From: Kenneth Whistler (email@example.com)
Date: Mon Jan 21 2008 - 14:36:26 CST
> Naa. The stacked letters are of equal size, untypical for a
> bese letter - diacritic combination (even of the diacritic is
> a letter).
Yeah, I agree with that.
> > that stacking to the Reduktionsvokale (alpha, schwa, upsilon,
> > dotless-smallcap-i) would pose a problem.
> I would instead suggest that all (its just a handfull) of these
> stacked letter pairs should be encoded as atomic characters
> (no decomposition).
That's fine for the 8-bit hacks to represent this. It doesn't
seem like a good precedent to set for Unicode representation
of such stacking conventions. This is the kind of writing
convention for which lightweight markup along the lines
of the Manuel de Codage for hieroglyphics makes sense.
> I don't see why there should be any problem in principle to encode
> COMBINING PARENTHESISED DOUBLE RIGHT HOOK BELOW, COMBINING
> PARENTHESISED DIAERESIS BELOW, COMBINING FAT TILDE, etc.
Except that it is more goofiness for the representation
of "characters". Every time sombody invents conventions
for grouping and stacking of characters into boxed
chunks on paper (the way you get indefinite numbers of
squared katakana chunks in Japanese), character encoders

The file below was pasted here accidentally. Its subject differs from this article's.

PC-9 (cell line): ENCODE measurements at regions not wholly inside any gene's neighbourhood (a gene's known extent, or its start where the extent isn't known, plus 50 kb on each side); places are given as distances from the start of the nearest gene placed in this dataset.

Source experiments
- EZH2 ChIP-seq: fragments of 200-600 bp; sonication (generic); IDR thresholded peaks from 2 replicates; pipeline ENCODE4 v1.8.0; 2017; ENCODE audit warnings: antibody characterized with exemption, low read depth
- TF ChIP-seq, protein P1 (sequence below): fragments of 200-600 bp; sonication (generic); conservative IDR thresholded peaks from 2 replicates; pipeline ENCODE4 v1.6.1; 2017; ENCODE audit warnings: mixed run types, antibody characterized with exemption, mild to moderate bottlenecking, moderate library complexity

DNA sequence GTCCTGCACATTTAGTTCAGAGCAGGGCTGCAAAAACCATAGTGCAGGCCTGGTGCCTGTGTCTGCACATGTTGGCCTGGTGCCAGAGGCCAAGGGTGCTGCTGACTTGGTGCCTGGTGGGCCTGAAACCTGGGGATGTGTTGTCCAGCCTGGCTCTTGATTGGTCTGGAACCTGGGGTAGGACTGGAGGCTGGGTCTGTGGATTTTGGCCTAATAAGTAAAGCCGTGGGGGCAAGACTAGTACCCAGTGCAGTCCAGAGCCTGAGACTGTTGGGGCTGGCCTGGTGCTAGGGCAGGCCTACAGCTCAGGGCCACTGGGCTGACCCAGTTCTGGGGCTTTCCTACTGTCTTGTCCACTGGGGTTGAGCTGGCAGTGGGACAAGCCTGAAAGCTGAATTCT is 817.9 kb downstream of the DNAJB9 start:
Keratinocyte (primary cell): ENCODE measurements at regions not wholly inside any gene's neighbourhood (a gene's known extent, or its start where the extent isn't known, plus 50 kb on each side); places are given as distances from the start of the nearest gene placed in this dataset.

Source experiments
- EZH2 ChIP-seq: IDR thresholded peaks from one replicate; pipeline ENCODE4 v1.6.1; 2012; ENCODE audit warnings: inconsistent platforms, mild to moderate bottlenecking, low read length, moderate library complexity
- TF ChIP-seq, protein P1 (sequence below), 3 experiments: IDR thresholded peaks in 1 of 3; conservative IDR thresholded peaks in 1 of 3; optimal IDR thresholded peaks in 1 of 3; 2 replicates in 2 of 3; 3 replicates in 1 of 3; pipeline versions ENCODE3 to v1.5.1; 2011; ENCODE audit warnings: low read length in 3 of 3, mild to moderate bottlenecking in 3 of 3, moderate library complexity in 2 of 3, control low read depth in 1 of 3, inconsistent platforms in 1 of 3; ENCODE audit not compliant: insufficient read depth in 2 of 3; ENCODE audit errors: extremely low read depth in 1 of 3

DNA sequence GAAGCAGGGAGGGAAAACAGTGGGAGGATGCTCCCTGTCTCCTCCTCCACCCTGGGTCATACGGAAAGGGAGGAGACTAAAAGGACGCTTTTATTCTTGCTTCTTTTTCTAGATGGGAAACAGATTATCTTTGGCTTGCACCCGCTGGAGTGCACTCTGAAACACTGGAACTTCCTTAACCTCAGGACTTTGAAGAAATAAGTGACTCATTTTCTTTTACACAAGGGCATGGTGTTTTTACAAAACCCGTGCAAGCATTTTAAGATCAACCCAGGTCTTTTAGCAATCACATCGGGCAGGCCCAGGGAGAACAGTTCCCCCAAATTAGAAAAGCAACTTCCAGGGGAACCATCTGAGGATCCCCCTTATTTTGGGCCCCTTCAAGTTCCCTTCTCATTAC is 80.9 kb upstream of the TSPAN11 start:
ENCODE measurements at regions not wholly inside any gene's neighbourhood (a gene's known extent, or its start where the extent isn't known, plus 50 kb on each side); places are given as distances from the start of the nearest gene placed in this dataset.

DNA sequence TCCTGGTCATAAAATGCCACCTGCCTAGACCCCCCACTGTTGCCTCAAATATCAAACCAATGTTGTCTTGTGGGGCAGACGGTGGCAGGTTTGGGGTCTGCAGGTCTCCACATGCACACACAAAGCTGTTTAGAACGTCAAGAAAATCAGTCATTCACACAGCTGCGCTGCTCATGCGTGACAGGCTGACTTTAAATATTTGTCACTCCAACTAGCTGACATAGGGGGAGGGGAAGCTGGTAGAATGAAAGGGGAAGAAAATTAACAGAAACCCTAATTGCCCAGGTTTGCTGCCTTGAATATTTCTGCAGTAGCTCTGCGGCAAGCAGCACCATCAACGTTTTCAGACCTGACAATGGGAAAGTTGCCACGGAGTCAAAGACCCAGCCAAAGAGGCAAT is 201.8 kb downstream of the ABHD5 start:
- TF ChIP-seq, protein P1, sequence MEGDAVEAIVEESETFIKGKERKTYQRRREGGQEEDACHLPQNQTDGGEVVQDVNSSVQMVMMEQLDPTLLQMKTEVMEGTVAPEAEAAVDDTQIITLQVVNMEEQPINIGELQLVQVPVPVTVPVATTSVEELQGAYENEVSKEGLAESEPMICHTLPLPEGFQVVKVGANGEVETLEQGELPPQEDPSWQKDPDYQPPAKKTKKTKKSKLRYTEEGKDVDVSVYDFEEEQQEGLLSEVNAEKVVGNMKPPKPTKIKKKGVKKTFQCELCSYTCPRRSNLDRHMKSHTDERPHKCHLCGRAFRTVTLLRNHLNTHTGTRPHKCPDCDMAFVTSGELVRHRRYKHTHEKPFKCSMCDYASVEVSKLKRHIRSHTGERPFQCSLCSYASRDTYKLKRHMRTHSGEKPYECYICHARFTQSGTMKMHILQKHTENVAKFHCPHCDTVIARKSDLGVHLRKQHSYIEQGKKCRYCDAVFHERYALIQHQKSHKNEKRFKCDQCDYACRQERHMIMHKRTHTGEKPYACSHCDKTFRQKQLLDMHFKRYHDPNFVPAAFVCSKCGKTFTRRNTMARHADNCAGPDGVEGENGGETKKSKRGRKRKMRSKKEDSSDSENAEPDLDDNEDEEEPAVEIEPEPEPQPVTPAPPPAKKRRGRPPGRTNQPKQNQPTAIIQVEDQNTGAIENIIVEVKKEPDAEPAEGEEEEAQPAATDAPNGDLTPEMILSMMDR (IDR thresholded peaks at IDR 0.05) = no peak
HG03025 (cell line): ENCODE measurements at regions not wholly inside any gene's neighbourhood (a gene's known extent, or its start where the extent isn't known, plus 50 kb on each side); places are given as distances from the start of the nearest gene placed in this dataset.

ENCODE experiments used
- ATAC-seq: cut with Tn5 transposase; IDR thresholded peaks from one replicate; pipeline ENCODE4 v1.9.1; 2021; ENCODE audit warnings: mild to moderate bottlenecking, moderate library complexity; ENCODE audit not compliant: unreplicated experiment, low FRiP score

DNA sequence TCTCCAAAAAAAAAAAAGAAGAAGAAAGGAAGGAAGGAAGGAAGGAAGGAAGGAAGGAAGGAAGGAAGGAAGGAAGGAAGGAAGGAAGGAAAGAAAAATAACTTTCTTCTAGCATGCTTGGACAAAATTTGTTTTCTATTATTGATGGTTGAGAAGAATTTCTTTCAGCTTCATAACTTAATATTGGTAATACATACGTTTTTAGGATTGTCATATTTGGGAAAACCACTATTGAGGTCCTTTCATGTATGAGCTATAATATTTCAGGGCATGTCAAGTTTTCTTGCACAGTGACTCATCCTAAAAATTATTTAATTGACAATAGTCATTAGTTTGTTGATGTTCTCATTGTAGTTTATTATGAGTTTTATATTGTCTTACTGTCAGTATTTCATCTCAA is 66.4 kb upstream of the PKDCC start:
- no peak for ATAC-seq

should not just automatically stick those in as units
in the Universal Character Set. Only if there are really
good implementation arguments that any other approach isn't
workable should we end up with non-decomposed encodings, IMO.
> Note also that while cedilla and ogonek are not only happenstance
> attached, they are formally attached (by their combining category),
> and can never come below other combining marks below.
Not exactly true. You can always attach an ogonek to a cedilla. ;-)
And while ccc=202 *is* less than ccc=230 and is described
as "Attached_Below", the combining class does not *force* the
glyph design, nor require there to be no visual space between
an ogonek and its base. And there are plenty of cases where the
only reasonable fallback for a renderer would be to simply
stick an unattached ogonek glyph underneath a base.
> (Even if you try,
> canonical reordering will move attached marks "past" unattached marks.)
This, however, is generally the case, in normalized text
at least. And in principle, you would want a renderer to
display <o, dot-below, ogonek> the same as <o, ogonek, dot-below>,
since they are canonical equivalents. Of course, for a lot
of good reasons, people generally don't try to mix ogoneks
and cedillas with other diacritics below -- and one of those
reasons is why IPA doesn't use ogoneks to indicate nasalization.
> However, the right hook here referred to CAN come below other marks
> (just like comma below). See the example on page 7 of
I saw that, but the use of the inverted breve under l was
unexplained and seemed inconsistent with the explanation just
below that it indicated semivowels. The system seems to have
syllabification and articulation mixed up somehow.
> (So COMBINING RIGHT HOOK BELOW cannot be unified with COMBINING OGONEK...)
I wouldn't say "cannot", but see all this as another argument
to identify the German dialectological usage of the openness diacritic
as U+031C, and just use special fonts if it has to be displayed
looking "just like an iota".
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